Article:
Cargill Ghana Limited has disbursed GHS6 million to over 19,000 cocoa farmers for this year’s cocoa season through its Licensed Buying Company (LBC).
“This premium payment is part of strategies to incentivize farmers to adopt sustainable production practices and support their livelihoods in line with the Cargill Cocoa Promise.”
Mr Samuel Apana, Sustainability Country Lead, Cargill Ghana Limited, in a statement to the GNA in Accra said Cargill was working with Ghanaian cocoa farmers to implement a sourcing model that brings benefits to the sector.
“We are in our fifth year of sustainable cocoa sourcing under our unique sourcing approach, which combines new high-tech purchasing with the LBC model of direct sourcing and collaboration with farmers and farmer groups and I am happy to note that it is working well,” he explained.
Mr Apana said “Our gallant farmers have been at the core of this success story and we are working with them on a daily basis to ensure that our sourcing model does not only bring them income, but also contributes to sustaining their farms and livelihoods and the sector in general,”
Mr. Martin Anane, Cocoa Sourcing Director, CKSL, Cargill’s LBC, explained that the buying process is “fully e-money” which seeks to enable Cargill to pay farmers directly via electronic transfer.
“It is unique in the sense that it provides a high level of transparency, traceability and security for farmers, the LBC and other stakeholders. Leveraging on technology, 90 per cent of lead farmers have also been coached using mobile devices (tablets),” Mr. Anane noted.
According to Mr Anane, a total of 30,000 cocoa farmers in 10 districts benefited from the Cargill Cocoa Promise sustainability interventions in Ghana.
He said with one-on-one coaching supported with Farm Development Plan, farmers’ professionalism increased, leading to improved productivity and ultimately higher incomes and better living conditions of farmers
Touching on the payment made to farmers this year, Aedo van der Weij, Managing Director (MD) of Cargill Ghana said that the figure represented a 12 per cent increase on the 2018/2019 cocoa season payment, which indicated the company’s progressing efforts at delivering increased value to the famers within its sourcing network.
The Managing Director said: “The impact of the Cargill Kokoo Sourcing model on the lives of farmers and their communities has been significant and this has reflected in the increasing number of farmers joining our network.”
According to him, Cargill was working with our non-profit and NGO partners around the globe to help address food security, health and safety needs and industry challenges due to the spread of COVID-19.
He said Cargill had committed $35million to COVID-19 relief and recovery efforts through global and regional partnerships, product donations and employee personal giving adding that “our response is guided by our purpose of nourishing the world in a safe, responsible, and sustainable way.”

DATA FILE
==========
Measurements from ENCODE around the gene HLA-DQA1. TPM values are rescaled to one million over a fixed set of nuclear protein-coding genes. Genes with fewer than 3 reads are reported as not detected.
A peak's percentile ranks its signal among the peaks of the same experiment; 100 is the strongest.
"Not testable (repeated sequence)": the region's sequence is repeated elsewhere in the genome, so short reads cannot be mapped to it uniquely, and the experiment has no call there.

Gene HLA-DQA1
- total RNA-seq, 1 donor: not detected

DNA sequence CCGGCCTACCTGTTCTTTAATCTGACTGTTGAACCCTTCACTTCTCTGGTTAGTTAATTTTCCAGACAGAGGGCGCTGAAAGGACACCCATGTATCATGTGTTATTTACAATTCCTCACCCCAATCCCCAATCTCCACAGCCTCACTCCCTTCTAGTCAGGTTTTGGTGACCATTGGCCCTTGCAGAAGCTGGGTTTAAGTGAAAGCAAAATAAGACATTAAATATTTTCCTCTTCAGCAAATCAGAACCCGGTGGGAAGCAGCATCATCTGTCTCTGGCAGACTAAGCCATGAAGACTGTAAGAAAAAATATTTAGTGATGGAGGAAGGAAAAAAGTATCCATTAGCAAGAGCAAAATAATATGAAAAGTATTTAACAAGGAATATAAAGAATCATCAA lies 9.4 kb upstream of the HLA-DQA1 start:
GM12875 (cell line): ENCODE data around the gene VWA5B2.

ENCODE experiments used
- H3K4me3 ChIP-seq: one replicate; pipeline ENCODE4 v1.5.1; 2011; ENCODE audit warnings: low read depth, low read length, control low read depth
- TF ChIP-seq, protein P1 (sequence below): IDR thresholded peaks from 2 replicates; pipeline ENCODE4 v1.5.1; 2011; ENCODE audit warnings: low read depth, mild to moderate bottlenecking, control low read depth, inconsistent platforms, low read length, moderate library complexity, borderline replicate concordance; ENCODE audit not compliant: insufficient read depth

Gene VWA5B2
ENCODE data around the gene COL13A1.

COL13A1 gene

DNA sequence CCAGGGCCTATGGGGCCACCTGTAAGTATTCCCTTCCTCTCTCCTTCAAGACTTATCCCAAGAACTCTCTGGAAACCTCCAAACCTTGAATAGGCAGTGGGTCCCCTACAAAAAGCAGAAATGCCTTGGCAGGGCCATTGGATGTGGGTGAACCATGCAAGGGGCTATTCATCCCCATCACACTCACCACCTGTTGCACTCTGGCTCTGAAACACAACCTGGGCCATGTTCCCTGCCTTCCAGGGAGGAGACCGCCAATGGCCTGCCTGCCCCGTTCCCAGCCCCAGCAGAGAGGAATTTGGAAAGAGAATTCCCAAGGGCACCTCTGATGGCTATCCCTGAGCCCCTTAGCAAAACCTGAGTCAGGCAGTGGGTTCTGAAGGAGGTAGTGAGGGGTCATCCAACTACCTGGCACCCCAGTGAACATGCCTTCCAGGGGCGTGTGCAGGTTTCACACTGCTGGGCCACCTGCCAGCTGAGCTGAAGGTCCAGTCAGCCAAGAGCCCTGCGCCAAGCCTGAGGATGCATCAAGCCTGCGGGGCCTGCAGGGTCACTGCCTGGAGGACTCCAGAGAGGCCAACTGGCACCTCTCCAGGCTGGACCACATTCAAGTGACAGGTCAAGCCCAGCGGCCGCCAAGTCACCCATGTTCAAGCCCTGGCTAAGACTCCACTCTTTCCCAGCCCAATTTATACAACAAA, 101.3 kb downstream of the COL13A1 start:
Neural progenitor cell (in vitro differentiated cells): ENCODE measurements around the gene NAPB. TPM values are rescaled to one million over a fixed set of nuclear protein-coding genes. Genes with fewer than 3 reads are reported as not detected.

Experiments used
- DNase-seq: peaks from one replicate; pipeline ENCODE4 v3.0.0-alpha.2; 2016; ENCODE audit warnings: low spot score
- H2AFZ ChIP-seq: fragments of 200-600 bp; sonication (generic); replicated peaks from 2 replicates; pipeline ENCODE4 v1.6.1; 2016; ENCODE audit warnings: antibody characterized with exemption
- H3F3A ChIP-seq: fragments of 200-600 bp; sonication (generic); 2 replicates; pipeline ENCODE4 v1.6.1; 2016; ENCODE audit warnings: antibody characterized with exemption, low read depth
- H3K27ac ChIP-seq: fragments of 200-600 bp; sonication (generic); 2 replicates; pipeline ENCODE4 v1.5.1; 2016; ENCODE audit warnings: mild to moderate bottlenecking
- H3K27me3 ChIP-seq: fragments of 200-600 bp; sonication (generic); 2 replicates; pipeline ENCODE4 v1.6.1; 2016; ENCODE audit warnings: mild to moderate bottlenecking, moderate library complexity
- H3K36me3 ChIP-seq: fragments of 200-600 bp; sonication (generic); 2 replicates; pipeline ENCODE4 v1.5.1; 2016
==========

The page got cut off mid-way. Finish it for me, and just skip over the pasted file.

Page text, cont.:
“We are inspired by the medical professionals, first responders, workers and farmers in our communities who are making sure our essential needs are met.
“Our thoughts are with all those who have been jammed by the virus as we continue to work with our partners on global and local relief efforts,” he added.
Commenting on the impact of the premium payment, the Chief Farmer, Solomon Duku expressed gratitude to Cargill for the support, adding that, the farmers would not renege on the relationship with Cargill.
“I have personally experienced tremendous value for my cocoa beans, and from the farmer livelihood interventions, farm development, community support and education on sustainable farming. I feel the same excitement with all the farmers, who sell their beans to Cargill.
That is the reason we have chosen to remain loyal to Cargill and encourage all others who are not selling to Cargill to do same” said Mr. Duku
Commenting on the impact of the premium payment, Mr. Duku expressed gratitude to Cargill for the support, adding that, the farmers will not renege on the relationship with Cargill.
As part of the fulfillment of the company’s commitment to support the Government against the spread of the COVID-19 virus, Cargill Ghana donated to the COVID-19 National Trust Fund, assorted Personal Protective Equipment (PPE) worth GH¢100,000.00.
Hand washing soaps, hand towels and ‘veronica buckets’ were given to some 30,000 cocoa farmers and 316 communities in cocoa growing areas in the Western North Region to educate farmers on the COVID-19 prevention protocols, especially the importance of hand washing.
Cargill Ghana also transmitted COCOBOD’s voice message of preventing the spread of COVID-19 to over 15,000 cocoa farmers to raise the awareness of the virus and sensitized them on handwashing, social distancing, and other hygiene protocols to prevent spread of the virus.
In Tema, where the Cargill Ghana Plant is situated, essential food packs were provided to over 1000 families during the lockdown, while PPE and Infra-red thermometers were also donated to the Tema Metro to be distributed to health facilities in the city.
In concert with the Ghana Free Zones Board, cocoa products were given to the Muslim Communities during the period of the Ramadan.
The staff of the Noguchi Memorial Institute for Medical Research also received cocoa products as a sign of appreciation for the work they were doing for Ghana.
Cargill, which employs over 160,000 employees across 70 countries seek to work with the purpose of nourishing the world in a safe, responsible and sustainable way.